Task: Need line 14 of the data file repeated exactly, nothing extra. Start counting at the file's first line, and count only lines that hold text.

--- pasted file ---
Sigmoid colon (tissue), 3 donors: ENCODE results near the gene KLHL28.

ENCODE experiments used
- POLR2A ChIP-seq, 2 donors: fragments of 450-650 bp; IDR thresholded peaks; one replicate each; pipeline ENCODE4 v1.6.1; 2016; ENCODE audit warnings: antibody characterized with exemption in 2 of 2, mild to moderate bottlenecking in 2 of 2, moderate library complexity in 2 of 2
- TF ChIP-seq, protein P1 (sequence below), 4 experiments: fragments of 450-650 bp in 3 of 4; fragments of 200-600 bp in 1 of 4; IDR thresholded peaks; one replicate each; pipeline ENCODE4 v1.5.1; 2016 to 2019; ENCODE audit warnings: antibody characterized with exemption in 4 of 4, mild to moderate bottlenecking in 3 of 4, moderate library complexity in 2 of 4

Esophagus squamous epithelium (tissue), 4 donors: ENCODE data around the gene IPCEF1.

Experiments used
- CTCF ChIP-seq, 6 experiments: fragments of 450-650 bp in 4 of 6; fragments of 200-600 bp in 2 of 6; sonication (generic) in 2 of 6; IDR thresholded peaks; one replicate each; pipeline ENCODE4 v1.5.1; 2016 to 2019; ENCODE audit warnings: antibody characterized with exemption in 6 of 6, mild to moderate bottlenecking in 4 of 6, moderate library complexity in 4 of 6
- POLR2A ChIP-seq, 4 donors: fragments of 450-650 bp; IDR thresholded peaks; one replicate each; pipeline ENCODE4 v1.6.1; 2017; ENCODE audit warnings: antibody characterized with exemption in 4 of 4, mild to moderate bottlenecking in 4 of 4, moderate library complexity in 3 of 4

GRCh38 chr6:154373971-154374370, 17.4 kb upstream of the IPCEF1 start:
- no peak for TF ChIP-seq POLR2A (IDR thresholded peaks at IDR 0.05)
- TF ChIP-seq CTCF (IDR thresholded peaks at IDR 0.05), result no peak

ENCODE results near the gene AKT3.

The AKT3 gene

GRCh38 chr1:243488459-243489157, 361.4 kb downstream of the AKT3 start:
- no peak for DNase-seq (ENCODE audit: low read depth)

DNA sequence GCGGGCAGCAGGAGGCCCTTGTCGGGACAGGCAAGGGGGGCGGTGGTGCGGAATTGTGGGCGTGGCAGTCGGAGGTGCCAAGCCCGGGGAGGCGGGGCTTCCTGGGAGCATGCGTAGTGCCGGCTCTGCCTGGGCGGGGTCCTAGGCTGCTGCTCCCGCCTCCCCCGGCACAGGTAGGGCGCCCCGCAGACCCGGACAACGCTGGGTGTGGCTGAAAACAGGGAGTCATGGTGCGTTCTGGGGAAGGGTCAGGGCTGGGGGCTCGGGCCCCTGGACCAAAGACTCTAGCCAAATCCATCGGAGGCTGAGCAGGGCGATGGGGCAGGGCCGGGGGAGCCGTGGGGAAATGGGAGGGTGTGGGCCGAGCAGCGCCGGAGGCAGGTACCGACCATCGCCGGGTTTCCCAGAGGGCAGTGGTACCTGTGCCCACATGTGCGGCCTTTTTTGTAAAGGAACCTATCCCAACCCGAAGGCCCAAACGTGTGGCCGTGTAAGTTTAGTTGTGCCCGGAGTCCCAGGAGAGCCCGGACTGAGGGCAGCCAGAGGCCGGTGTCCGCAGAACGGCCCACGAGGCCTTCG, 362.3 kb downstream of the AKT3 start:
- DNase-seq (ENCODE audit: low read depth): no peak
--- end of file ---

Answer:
GRCh38 chr1:243488459-243489157, 361.4 kb downstream of the AKT3 start: